Changing the organizational structure was then seen as important to solving the motivational problems and ambiguities of the spaghetti model. About a decade after their implementation, the spaghetti organization had grown into a more structured matrix organization.
After 4 years of productive partnership, in 1996, different visions for Oticon’s strategy emerged between Kolind and Jacobsen. Jacobsen favoured greater diversification in the product range, and Kolind in greater specialisation. Kolind’s felt this divergence of vision as a fundamental challenge to his future at Oticon – his phase of leadership was coming to a close. Kolind, towards the end with his reputation as a visionary person, lost a certain consistency and was not seen to be so close to the facts of the business reality. After Kolind’s decision to leave, to his surprise, 98% of the Board chose Jacobsen as his successor.
When Kolind left Oticon in December of 1997, with a very strong personal imprint on the structure, Jacobsen did not make any immediate changes. This made for a smooth transition— the structure and culture appeared to have enough momentum not to need any major changes.
Kolind: “It’s been somewhat of a surprise to me that even under a person that is my exact opposite, this seems to work very well.”
Under Jacobsen, Oticon experienced strong growth, and introduced a matrix organisation structure along with a diversification of its product range. By 2005, it sold three times as many products as it did in 1998, had grown from 150 people to 400 at the HQ office, and was the 2nd largest market player behind Siemens.
Interestingly enough, the difference in strategy preferences between Lars Kolind and Niels Jacobsen (high-end product strategy vs. volume market strategy), turned out to be based on a converging issue, that would evolve. The niche that Oticon has carved out for itself since is in applying mass production techniques to high end products.
Only 10% of the current personnel were in Oticon at the time of the radical changes, 10 years ago. Growing from 150 people 10 years ago, to 500 people today has brought them to introduce innovative methods of planning resources and projects, where all the information on targets and resources between managers is pooled and negotiated.
With this growth, the employees seek consistency in the management and have expressed discomfort with too much freedom. The highly specialised nature of the workers mean that they cannot move around and change jobs to the extent that was experimented with in the times of Kolind. An interesting matrix of Competency Managers, creates a continuity of management across projects for each employee, even though the employee will first identify him/herself with the project.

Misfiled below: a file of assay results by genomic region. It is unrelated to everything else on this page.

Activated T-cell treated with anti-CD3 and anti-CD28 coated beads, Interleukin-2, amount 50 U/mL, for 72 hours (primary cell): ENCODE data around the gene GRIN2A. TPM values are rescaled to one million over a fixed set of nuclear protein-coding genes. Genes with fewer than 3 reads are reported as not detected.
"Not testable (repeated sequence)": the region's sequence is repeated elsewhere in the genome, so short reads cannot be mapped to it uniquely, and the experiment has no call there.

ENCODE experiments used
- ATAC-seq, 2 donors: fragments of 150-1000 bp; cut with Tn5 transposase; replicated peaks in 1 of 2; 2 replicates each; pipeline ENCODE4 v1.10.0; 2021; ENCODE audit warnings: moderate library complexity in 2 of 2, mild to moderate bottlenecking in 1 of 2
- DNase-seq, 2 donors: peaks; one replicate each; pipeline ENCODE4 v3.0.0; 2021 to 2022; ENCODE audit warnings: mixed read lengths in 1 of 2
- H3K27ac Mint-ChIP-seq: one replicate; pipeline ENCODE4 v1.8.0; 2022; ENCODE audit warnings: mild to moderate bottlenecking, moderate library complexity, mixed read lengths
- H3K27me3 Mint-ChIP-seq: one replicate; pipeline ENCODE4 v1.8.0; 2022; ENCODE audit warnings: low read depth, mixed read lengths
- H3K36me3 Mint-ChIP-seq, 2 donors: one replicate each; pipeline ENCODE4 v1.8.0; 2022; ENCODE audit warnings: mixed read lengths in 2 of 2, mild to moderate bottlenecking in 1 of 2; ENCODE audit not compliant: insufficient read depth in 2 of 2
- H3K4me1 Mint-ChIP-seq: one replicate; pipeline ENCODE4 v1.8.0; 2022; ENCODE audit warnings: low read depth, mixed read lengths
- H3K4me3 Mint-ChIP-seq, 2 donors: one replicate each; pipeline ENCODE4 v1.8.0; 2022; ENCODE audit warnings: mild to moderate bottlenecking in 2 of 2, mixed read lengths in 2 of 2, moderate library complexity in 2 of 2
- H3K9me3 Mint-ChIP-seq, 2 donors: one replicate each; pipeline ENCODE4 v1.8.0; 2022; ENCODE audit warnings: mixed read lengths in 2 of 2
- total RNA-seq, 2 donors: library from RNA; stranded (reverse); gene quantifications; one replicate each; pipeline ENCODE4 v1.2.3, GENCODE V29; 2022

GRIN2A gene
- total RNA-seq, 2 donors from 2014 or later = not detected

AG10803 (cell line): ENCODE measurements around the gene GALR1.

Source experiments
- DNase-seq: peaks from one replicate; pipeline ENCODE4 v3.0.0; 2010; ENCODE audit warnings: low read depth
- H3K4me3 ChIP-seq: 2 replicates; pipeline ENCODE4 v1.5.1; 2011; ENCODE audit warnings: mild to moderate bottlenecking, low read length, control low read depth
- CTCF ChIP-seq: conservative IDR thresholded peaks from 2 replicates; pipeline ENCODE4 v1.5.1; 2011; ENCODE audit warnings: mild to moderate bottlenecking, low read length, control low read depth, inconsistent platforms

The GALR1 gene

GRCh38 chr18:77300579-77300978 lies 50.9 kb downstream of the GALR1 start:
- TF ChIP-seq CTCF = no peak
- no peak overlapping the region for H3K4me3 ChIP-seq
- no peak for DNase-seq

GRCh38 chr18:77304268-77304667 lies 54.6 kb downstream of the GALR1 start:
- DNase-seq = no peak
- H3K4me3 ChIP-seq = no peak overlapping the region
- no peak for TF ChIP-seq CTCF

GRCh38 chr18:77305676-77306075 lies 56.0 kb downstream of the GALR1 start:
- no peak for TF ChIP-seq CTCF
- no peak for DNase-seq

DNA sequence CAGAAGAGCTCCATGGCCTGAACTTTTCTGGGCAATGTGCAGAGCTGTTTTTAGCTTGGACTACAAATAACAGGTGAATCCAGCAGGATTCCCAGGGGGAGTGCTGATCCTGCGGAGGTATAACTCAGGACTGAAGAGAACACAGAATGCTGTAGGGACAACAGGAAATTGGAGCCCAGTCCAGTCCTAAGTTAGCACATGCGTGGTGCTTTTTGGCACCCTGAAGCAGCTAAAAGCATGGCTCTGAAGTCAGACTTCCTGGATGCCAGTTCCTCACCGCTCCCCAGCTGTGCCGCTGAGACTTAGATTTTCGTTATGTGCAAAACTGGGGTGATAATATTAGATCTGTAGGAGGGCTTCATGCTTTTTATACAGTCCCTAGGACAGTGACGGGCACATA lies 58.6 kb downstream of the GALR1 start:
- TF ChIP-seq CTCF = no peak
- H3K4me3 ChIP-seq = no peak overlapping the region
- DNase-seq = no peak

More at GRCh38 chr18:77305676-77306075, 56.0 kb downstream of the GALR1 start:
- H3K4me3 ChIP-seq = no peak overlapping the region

As expressed by the current HR Director at Oticon, the experimentation process at the time was something that was proven to be successful in setting Oticon onto a new track – it is just that those policies were appropriate in that context, and do not apply universally for all stages of a company’s growth.
The Visa case study is predominantly one of fostering collaboration between market players. Its founder, Dee Hock, championed a universal message of the possibilities when diverse groups of organisations or people build trust, collaborate, and agree to make mutual concessions for the sake of a higher goal.
In the late 1960s the US credit card industry was nearing collapse due to its rapid expansion and unregulated distribution of cards, in the race between competitors for market share. Fraud became rampant and the clearing system began hemorrhaging. To stem this self-destruction, the Bank of America convened a meeting between licensees. Differences flared however, and participants appeared locked in conflict. Dee Hock, a regional licensee, stepped forward to propose a committee to systematically study and solve the problem. Dee’s mission in fostering collaboration began.
In 1968, after nearly two years of building consensus, Dee Hock convinced Bank of America to give up ownership and control of their BankAmericard credit card program. Control passed to a new, independent entity called National BankAmericard Inc., made up of the various card issuer banks. Hock designed the organization according to his philosophy: highly decentralized and highly collaborative. Renamed Visa International in 1976, it is a non-stock membership corporation equally owned by its member banks.
As a private business association, Visa now handles 10% of the World’s money transfers—its electronic systems clear more transactions in one week than the US Federal Reserve System does in a year. Made up of four non-stock, separately incorporated companies, it has a staff of about six thousand people in twenty-one offices in thirteen countries.
Visa International, from its unique inception in creating a platform of collaboration and trust between competing banks, grew as a self-managing, adaptive system, with no hierarchy, limited structure and no job titles. Made up by a group of interdependent business leaders and organizations, it functioned in shared self-interest around an operating constitution and a commitment to consensus and innovation.
Visa’s success was the driving force behind Dee Hock’s writing of two books: Birth of the Chaordic Age, 1999, and One From Many: VISA and the Rise of the Chaordic Organization 2005.
As Visa matured, it developed operational strengths in dealing with the logistics and information systems. Strategically it had a culture of playing its cards close to its chest, but became more transparent as it built partnerships and extended its portfolio of services. Whilst not notable in the way that its day-to-day operations are structured from a human resources point of view, the founding principles of Visa remain key. With a decentralized policy, it allows members to adapt the Visa International rules and products to suit the individual needs of their regional members. Regional banks therefore have a strong stake in the governance of their region.